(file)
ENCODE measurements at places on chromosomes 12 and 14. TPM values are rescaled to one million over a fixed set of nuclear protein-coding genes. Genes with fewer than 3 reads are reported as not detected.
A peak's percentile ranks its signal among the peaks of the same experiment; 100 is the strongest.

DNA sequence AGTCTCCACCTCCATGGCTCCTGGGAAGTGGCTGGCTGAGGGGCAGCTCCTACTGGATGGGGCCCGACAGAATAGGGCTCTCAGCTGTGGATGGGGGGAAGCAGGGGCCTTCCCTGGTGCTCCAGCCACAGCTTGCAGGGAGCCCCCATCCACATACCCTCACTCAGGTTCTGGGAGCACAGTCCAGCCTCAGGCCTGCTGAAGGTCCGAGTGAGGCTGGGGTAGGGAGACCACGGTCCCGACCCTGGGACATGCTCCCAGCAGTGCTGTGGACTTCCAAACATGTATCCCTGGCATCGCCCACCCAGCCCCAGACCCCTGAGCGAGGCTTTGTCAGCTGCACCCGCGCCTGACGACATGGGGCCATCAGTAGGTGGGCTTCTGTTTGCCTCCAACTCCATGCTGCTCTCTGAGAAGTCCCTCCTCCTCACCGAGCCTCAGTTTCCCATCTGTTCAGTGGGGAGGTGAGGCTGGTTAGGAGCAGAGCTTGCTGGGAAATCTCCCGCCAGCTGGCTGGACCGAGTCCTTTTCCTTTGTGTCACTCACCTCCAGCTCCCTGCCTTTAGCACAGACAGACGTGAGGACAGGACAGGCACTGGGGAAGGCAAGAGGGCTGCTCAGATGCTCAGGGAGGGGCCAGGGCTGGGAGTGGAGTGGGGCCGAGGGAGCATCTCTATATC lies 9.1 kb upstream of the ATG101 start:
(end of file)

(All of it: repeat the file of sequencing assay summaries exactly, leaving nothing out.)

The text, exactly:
ENCODE measurements at places on chromosomes 12 and 14. TPM values are rescaled to one million over a fixed set of nuclear protein-coding genes. Genes with fewer than 3 reads are reported as not detected.
A peak's percentile ranks its signal among the peaks of the same experiment; 100 is the strongest.

DNA sequence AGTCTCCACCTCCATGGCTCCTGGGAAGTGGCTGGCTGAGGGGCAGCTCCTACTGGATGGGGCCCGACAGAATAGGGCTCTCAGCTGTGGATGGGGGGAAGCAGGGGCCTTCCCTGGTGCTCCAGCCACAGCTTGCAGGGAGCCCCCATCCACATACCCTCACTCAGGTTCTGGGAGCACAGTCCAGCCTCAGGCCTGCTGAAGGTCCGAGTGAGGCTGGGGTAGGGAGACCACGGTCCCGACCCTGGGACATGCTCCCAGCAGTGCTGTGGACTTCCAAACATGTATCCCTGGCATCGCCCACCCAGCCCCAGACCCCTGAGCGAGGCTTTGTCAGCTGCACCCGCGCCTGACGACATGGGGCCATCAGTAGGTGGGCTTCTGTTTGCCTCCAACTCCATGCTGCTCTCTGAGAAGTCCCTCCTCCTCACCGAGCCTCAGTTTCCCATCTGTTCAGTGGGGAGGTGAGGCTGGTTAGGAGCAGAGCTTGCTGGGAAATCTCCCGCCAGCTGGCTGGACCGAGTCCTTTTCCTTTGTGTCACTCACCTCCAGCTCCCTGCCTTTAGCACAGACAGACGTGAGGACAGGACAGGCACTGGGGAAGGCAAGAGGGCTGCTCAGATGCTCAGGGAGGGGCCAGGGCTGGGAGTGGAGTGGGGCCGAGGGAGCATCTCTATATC lies 9.1 kb upstream of the ATG101 start: